Toyota Hydrogen Racecar Pulled When One Thing You Don’t Want to Happen Did Using This Fuel
Toyota began testing its Corolla hydrogen-powered race car at Fuji Speedway for this weekend’s Super Taikyu racing series. Yesterday, it pulled the Corolla from competition when the one thing you don’t want when dealing with hydrogen happened, fire. The engine bay caught fire from a leak of liquid hydrogen.
When did Toyota begin using liquid hydrogen in racing?
This isn’t the first year that Toyota is using liquid hydrogen for fuel. For the past two years, it has been racing with both hydrogen gas and liquid hydrogen systems, so this is not the first shot with the relatively new-to-Toyota liquid hydrogen.
Toyota appears to be all-in on hydrogen development. We won’t get into the pros and cons of the technology, other than it takes so much energy to produce that its positive attributes pale with the costs involved. Switching to liquid hydrogen is another step in its hydrogen development plans.
What caused the hydrogen leak?
The Corolla now is sitting out the next few races to explore the problem. And what is the problem? According to Toyota, a pipe came loose developing a leak. Leaking out onto the engine, the engine’s high temperature ignited the fuel.
The automaker says that the leak is not associated with the hydrogen fuel, but instead, is merely a “mechanical failure.” That could very well be. But the images of the Hindenburg zeppelin at Lakehurst, New Jersey, exploding in 1937 give one pause. In that case, the cause was leaking hydrogen gas.
What safety measures does Toyota use?
The Corolla’s fuel system has sensors that immediately shut off the flow of hydrogen when there is a malfunction. This kept the fire from spreading to other sections of the car, specifically the driver’s compartment. So there are extra safety measures in place to fend off catastrophes.
So why switch from a gaseous state to liquid hydrogen? Toyota engineers needed longer cruising ranges during a race. The other issue, which we expressed earlier concerning the widespread use of hydrogen, is that it was more complicated to refuel, transport, and store it going from race to race. Liquid hydrogen is faster to refuel. The only hiccup with it is that it must be stored at exactly -487 degrees.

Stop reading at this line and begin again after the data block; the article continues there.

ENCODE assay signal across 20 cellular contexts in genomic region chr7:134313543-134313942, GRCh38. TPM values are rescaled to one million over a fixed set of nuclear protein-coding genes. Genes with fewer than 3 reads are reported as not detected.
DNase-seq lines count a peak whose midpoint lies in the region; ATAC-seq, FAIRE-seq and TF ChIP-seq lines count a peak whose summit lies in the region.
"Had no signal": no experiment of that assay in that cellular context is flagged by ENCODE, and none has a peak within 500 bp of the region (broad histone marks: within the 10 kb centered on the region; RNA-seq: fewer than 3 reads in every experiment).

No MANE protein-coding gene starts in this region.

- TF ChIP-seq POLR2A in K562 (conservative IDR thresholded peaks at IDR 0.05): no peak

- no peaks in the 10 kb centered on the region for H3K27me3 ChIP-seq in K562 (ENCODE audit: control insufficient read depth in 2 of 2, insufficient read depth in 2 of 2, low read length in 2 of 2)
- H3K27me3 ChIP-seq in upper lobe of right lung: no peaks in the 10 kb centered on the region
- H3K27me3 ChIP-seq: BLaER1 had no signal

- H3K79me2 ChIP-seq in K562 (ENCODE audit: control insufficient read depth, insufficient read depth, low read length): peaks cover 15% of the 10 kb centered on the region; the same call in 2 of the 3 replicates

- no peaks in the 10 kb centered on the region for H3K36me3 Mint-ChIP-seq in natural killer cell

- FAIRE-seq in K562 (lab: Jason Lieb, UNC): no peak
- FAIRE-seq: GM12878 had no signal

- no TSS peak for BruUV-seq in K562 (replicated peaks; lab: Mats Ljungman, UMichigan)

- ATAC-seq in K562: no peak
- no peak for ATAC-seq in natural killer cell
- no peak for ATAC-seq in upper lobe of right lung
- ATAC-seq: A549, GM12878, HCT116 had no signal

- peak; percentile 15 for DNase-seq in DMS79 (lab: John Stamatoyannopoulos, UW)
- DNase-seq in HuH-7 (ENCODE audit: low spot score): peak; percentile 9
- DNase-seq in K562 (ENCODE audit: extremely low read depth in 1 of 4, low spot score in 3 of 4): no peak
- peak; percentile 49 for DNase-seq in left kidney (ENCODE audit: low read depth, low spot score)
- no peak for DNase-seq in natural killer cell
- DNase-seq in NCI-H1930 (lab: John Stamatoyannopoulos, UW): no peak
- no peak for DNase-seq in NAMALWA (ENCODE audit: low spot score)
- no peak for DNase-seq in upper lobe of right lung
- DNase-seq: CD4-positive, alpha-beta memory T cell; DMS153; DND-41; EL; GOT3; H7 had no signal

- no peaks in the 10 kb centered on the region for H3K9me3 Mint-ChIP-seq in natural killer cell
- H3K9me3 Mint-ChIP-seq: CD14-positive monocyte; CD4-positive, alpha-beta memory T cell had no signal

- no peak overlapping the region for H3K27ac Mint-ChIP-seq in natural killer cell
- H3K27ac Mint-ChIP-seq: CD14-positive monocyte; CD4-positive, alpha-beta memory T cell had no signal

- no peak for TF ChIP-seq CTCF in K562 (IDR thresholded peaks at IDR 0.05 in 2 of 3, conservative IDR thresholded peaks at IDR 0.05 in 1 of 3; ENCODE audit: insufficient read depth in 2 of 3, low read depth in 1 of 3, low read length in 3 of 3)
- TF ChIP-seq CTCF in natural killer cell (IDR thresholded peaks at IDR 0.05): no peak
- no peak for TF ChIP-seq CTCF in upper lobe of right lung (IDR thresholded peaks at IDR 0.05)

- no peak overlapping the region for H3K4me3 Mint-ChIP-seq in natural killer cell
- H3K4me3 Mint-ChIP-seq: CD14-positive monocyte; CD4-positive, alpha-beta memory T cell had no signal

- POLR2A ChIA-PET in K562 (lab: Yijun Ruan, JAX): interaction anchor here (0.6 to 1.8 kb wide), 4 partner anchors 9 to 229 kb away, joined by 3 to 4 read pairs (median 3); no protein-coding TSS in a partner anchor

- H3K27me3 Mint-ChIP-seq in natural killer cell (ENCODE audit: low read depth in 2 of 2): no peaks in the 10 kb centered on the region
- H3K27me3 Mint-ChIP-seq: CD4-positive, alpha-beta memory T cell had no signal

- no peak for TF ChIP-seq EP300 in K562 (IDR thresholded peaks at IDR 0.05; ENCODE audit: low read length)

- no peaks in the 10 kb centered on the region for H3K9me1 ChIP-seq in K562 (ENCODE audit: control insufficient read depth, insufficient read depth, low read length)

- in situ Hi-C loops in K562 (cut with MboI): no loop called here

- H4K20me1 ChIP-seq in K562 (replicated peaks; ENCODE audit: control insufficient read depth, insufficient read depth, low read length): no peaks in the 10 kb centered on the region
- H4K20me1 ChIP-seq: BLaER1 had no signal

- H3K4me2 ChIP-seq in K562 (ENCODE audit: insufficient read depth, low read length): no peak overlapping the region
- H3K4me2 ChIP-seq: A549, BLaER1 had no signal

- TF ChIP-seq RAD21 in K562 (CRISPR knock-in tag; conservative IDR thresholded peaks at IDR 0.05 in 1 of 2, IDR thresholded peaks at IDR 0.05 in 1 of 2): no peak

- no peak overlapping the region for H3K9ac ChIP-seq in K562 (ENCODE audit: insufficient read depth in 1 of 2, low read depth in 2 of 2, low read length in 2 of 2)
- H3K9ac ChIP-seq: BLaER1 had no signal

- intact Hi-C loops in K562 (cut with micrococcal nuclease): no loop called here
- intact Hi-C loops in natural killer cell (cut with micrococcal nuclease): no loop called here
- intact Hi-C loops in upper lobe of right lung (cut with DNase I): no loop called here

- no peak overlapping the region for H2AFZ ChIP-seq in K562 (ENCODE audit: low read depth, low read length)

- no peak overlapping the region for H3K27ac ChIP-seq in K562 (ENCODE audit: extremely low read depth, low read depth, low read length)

Are there problems racing with hydrogen fuel?
Last year, the liquid hydrogen Corolla ran the 2022 Fuji Super TEC 24-Hour Race. Though completing almost 500 laps, it finished last. The car had competitive times, and one issue was crashing, causing a two-hour thrash to get back into the race. Also, the Corolla pitted 41 times for refueling, which took seven minutes for each fill-up. In all, it is estimated that the race car was in the pits for a third of the race, according to DailySportsCar.
Of course, all of this is an effort to gain knowledge about the material uses of hydrogen, with the goal of mass-producing Toyotas with the technology. The automaker sees a future where this could happen, touting its higher density compared to gasoline. But the wrinkle in that is that hydrogen is far less dense by volume. So the equivalent of 80 lbs of gas is almost 410 lbs of hydrogen.